1 – Stop calling them orphans
Almost all the children growing up in Russian children’s homes have living parents. The are sometimes called “social orphans”, but they are not orphans in the true sense. Their parents have been judged unfit to look after them, and they have been taken away from them for their own protection. If we think about them as “children in care”, then we can be more clear-sighted about how to help them. Let’s support organisations that really make a difference instead of giving to the “orphanages” that are part of the problem.
2 – Prevent children being abandoned or taken away from their parents where possible
A recent report from the World Bank noted that state social work services in Russia were not strong enough to properly “identify, prevent, and case-manage child neglect, abuse and family disfunction.” Opportunities to resolve mental health problems, help mothers in toxic relationships and support struggling new parents are being missed. Failing parents are so easily stigmatised, but we know that the right kind of help can turn their relationships around. We have been working with the Sunflower Centre in St Petersburg providing therapy, play therapy and parenting skills to parents who grew up in orphanages. This group of parents is particularly likely to struggle because of their own traumatic childhood. Again and again, we see families taken off the at-risk register and children and parents starting to thrive.
3 – Improve support for local foster carers and adoptive parents
We congratulate the Russian government on the huge strides it has made to reduce the number of children who are taken into children’s homes or “orphanages”. More and more children are being cared for by foster parents or are locally adopted. However, too many of these placements break down causing heartbreak on all sides. The children have been through traumatic experiences, which can deeply mark them. They need help to adapt to their new situation. Parents also find it difficult to tackle what seems like bad behaviour, when standard parenting techniques often fail. They need to understand their child’s behaviour and a whole new style of parenting that works. This is another strand of Sunflower’s work in St Petersburg, providing therapy and training for adoptive families.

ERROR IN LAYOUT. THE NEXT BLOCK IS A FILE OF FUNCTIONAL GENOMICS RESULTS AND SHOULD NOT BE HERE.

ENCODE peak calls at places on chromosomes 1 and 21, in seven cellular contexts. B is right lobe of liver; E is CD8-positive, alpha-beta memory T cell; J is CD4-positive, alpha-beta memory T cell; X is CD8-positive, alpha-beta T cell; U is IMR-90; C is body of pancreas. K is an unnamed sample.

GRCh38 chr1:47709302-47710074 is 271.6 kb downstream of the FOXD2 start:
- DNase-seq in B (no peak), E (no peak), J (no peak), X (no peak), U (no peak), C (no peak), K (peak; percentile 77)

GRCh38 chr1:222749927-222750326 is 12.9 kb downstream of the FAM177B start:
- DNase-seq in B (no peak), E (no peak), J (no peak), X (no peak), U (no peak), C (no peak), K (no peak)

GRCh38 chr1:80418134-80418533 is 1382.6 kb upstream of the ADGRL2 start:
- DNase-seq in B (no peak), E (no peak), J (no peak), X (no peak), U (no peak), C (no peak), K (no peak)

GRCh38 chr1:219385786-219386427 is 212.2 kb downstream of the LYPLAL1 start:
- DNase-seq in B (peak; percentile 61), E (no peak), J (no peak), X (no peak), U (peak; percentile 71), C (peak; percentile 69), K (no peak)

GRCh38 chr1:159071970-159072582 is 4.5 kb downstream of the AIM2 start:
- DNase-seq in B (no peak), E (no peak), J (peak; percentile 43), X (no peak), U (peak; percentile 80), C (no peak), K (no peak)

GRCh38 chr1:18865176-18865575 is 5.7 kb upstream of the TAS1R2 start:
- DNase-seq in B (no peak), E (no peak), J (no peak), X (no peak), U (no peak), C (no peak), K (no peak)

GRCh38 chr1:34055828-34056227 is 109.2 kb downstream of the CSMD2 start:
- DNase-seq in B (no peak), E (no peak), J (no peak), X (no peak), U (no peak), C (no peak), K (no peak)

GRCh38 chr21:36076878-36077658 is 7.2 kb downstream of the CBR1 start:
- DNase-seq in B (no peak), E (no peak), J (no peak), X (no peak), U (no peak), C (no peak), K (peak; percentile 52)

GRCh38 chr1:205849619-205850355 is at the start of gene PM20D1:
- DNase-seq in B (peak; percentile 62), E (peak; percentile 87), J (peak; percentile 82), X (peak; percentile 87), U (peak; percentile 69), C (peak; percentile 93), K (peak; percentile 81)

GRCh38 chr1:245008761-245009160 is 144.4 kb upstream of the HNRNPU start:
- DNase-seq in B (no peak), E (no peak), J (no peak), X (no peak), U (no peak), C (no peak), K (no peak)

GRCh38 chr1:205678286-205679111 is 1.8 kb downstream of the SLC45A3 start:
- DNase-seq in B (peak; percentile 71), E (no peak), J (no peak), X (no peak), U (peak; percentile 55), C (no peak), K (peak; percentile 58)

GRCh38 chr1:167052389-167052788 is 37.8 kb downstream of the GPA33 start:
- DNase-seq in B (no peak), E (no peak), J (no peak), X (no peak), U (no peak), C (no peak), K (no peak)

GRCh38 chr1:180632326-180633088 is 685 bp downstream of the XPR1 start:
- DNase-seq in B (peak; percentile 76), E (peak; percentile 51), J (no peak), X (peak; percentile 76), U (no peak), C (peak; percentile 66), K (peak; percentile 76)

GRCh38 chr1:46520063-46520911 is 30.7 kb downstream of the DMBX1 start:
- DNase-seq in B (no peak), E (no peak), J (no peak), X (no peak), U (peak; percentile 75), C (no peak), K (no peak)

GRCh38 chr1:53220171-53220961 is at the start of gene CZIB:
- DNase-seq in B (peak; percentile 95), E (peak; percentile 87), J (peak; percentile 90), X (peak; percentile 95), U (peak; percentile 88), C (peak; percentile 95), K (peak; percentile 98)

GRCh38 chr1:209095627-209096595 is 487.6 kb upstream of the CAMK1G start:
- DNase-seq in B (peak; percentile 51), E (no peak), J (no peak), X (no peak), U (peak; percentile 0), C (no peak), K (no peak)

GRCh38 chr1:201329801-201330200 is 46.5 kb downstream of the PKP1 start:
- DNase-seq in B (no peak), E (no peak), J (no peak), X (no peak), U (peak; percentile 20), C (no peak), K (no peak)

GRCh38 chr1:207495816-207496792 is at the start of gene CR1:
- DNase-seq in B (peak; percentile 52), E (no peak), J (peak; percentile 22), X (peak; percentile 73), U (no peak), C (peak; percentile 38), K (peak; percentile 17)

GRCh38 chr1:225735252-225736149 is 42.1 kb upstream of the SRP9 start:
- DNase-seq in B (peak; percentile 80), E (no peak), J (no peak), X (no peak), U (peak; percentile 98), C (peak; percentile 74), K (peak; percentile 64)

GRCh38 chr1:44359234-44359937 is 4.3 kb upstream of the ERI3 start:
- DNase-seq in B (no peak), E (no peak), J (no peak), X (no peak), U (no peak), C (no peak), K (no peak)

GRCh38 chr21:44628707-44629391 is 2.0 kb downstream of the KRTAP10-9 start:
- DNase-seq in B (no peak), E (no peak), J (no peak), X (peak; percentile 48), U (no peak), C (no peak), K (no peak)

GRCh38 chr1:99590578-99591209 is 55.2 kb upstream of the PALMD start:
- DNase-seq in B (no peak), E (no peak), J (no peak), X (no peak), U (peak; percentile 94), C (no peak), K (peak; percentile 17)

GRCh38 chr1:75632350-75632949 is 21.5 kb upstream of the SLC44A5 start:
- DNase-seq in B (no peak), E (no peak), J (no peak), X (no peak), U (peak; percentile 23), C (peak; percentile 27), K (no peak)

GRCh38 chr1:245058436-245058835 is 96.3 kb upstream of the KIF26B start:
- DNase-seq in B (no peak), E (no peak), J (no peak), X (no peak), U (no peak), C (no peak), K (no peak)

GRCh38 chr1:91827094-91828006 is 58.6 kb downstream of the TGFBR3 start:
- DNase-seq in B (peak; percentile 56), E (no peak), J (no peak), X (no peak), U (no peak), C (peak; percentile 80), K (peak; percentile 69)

4 – Improve care within the remaining children’s homes
Numbers may be reducing, but in 2020 there were still 41,505* children and teenagers living in children’s homes. Children’s homes are not well-suited to helping children overcome trauma, but there is room for improvement. Sunflower offers training to psychologists and social workers working in institutions. Too many staff are ill-equipped to deal with challenging behaviour and soon reach burn-out. With the right training they can start to make a difference to young lives, helping them lead happier, healthier lives.
5 – Support young people who grew up in orphanages
Teenagers and young adults are not as appealing as younger children, but they still need our help. Going out into the world and living independently is one of the most terrifying experiences for young people who have been institutionalised. By offering support at this crucial moment, Sunflower is able to prevent suicides, homelessness, domestic abuse, and addiction. They help young people deal with their childhood trauma and give them the skills and confidence to get a job, maintain a home and build strong relationships.
6 – Break the cycle – stop the next generation becoming social orphans
By donating to support Sunflower’s vital work, you can actually prevent children becoming social orphans. Please give what you can to our Christmas appeal in aid of Sunflower’s parenting programme for parents who grew up in children’s homes. Your gift will prevent neglect and abuse and help build happy, loving families. One generation of trauma is enough. Let’s step in and stop it repeating.
* Stats from the World Bank report